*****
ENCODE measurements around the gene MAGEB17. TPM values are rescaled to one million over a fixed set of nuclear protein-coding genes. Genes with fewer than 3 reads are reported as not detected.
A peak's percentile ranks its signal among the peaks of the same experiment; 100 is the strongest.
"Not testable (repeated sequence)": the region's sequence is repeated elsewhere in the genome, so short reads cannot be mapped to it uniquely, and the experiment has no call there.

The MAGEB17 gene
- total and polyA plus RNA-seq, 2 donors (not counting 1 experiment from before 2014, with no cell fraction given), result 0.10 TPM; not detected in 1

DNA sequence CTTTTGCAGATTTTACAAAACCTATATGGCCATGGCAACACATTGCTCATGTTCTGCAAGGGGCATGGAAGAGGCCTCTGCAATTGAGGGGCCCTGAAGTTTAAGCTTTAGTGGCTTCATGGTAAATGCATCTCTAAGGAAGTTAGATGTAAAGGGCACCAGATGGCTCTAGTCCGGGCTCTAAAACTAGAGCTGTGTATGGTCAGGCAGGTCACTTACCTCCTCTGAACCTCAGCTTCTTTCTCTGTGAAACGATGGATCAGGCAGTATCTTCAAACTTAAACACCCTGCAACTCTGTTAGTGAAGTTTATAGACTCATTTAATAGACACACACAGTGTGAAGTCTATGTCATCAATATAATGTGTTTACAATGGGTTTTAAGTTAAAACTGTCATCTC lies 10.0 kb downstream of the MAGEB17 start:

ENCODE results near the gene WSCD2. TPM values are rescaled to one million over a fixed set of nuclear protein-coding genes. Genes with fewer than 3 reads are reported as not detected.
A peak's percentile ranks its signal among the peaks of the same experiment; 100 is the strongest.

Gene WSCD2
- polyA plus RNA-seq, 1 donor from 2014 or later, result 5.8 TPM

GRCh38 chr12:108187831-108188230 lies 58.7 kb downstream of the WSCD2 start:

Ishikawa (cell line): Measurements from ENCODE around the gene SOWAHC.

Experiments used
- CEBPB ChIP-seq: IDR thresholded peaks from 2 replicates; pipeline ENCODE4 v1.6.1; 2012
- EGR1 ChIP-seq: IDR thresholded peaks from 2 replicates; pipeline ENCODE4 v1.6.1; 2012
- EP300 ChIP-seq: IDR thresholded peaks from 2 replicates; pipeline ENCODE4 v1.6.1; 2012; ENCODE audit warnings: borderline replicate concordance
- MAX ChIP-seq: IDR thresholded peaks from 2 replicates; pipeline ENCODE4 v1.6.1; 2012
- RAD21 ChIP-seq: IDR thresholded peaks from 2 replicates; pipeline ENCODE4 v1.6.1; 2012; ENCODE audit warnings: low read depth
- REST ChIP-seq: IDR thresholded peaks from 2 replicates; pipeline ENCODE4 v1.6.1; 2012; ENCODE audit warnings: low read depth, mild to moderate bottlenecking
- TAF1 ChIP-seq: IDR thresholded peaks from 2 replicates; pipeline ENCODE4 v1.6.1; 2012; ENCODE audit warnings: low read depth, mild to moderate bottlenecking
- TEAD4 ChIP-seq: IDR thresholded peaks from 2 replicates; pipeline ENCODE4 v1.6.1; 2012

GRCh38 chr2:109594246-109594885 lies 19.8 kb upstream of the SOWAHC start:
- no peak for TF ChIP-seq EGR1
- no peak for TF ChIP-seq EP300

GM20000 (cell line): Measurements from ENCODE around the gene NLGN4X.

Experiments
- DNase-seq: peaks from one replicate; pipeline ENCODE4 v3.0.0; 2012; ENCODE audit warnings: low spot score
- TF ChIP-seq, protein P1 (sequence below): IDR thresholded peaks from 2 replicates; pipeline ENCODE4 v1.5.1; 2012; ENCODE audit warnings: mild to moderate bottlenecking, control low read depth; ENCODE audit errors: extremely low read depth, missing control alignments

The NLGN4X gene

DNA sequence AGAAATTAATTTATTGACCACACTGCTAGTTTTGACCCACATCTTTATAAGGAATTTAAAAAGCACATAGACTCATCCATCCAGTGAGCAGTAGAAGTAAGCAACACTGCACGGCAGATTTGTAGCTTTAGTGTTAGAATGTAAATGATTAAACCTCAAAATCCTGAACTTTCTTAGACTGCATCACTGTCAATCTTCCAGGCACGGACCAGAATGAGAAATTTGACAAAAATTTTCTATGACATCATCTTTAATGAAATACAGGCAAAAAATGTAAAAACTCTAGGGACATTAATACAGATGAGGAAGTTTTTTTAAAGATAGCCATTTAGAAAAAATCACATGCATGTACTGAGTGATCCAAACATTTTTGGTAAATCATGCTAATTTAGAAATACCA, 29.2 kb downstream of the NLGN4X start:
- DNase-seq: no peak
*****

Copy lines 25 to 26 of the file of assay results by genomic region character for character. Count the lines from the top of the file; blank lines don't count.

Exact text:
GM20000 (cell line): Measurements from ENCODE around the gene NLGN4X.

Experiments